Reading your books Ain’t I a Woman: Black Women and Feminism, Feminist Theory: From Margin to Center, and Talking Back, it is clear that your development as a critical thinker has been greatly influenced by the work of Paulo Freire. Can you speak about why his work has touched your life so deeply?


Years before I met Paulo Freire, I had learned so much from his work, learned new ways of thinking about social reality that were liberatory. Often when university students and professors read Freire, they approach his work from a voyeuristic standpoint, where as they read they see two locations in the work, the subject position of Freire the educator (whom they are often more interested in than the ideas or subjects he speaks about) and the oppressed/marginalized groups he speaks about. In relation to these two subject positions, they position themselves as observers, as outsiders. When I came to Freire’s work, just at the moment in my life when I was beginning to question deeply and profoundly the politics of domination, the impact of racism, sexism, class exploitation, and the kind of domestic colonization that takes place in the United States, I felt myself to be deeply identified with the marginalized peasants he speaks about, or with my black brothers and sisters, my comrades in Guinea-Bissau. You see, I was coming from a rural southern black experience, into the university, and I had lived through the struggle for racial desegregation and was in resistance without having a political language to articulate that process. Paulo was one of the thinkers whose work gave me a language. He made me think deeply about the construction of an identity in resistance. There was this one sentence of Freire’s that became a revolutionary mantra for me: “We cannot enter the struggle as objects in order later to become subjects.” Really, it is difficult to find words adequate to explain how this statement was like a locked door—and I struggled within myself to find the key—and that struggle engaged me in a process of critical thought that was transformative. This experience positioned Freire in my mind and heart as a challenging teacher whose work furthered my own struggle against the colonizing process—the colonizing mind-set” (45).

We live in oppression. We always have and unless we take unified critical action as a species, we will forever be in its grips; restricted by the fetters and insurmountable barriers established and strengthened by our fear to contend with it (Freire, 1970; Freire, 1974). 

Today, the work of Freire lives on in the painful, but cathartic, critical analysis of Henry Giroux. He leaves no stone unturned when it comes to exposing the dominant elite of their crimes against humanity or when he openly criticizes Donald Trump for his incompetence and insolence that will forever be an embarrassment to American democracy. But as a contemporary of Giroux, I leave the summary of his work to him or to the young writers that will succeed us.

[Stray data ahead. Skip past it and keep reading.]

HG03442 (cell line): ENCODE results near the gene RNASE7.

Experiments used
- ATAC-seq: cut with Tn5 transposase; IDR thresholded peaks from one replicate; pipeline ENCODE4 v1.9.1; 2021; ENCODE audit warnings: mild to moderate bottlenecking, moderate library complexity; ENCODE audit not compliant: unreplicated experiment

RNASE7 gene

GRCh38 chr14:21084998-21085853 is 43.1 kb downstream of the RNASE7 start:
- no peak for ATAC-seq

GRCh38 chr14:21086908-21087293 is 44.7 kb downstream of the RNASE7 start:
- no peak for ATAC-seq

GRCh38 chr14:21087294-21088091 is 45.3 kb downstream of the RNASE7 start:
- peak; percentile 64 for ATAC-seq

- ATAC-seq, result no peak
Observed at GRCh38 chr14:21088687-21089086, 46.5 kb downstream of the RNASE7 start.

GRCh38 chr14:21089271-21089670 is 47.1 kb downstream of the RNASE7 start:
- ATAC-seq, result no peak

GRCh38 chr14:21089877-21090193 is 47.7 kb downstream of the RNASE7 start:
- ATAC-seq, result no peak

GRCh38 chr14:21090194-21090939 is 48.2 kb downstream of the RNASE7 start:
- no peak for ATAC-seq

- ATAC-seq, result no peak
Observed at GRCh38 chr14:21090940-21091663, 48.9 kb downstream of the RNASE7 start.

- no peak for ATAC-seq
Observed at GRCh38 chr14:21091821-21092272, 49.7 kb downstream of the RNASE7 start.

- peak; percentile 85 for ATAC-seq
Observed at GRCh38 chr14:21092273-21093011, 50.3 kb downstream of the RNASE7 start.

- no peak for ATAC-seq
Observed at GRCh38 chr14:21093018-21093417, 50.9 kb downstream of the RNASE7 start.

In this essay, I will work to describe the profile and pathology of the oppressed musician. The musician who’s autonomy has been take away from them. The musician who’s behaviour is influenced by the grand forces of oppression. The musician who’s adherence to the directives and slogans of the dominant elite that work to distort their consciousness and ensconce them in a subordinate position. 


Definitions: The Dominant Elite and the Subjugated

I would like to start with a few definitions. Who and what are the dominant elite? The dominant elite, historically, are the ruling class of society. You could think of them as elected officials or politicians but this definition would not be entirely correct; it is maybe only 85% correct. The dominant elite that Freire speaks of is a covert one. Common people, who utilize the necrophilic instruments of oppression and domination to supress those who’s autonomy threatens their power. The dominant elite work to impose their consciousness on those they desire to subjugate. This imposition poses a dichotomy on the consciousness of the oppressed which leads to subjugation, submersion, and negation of consciousness. 

The subjugated are the lower class that the dominant elite work to subordinate. They are seen as threats to the power of the dominant elite. The subjugated have the same interests as the dominant elite, however, their perception of reality, and their behaviour within it, is distorted. They work to defend the dominant elite even if it means their subordination, submersion, and exploitation. 

Though I credit Paulo Freire for teaching me about the subjugated and the revolutionaries, I believe it is important to state that the subjugated differ from the revolutionaries. Revolutionaries do not depend on their class status to be successful. They are peppered throughout society and history and work to dismantle the oppressive institutions of the dominant elite with their critical action. 


Interpretation and Consumption of the Canon and the Ontological Myth of Music History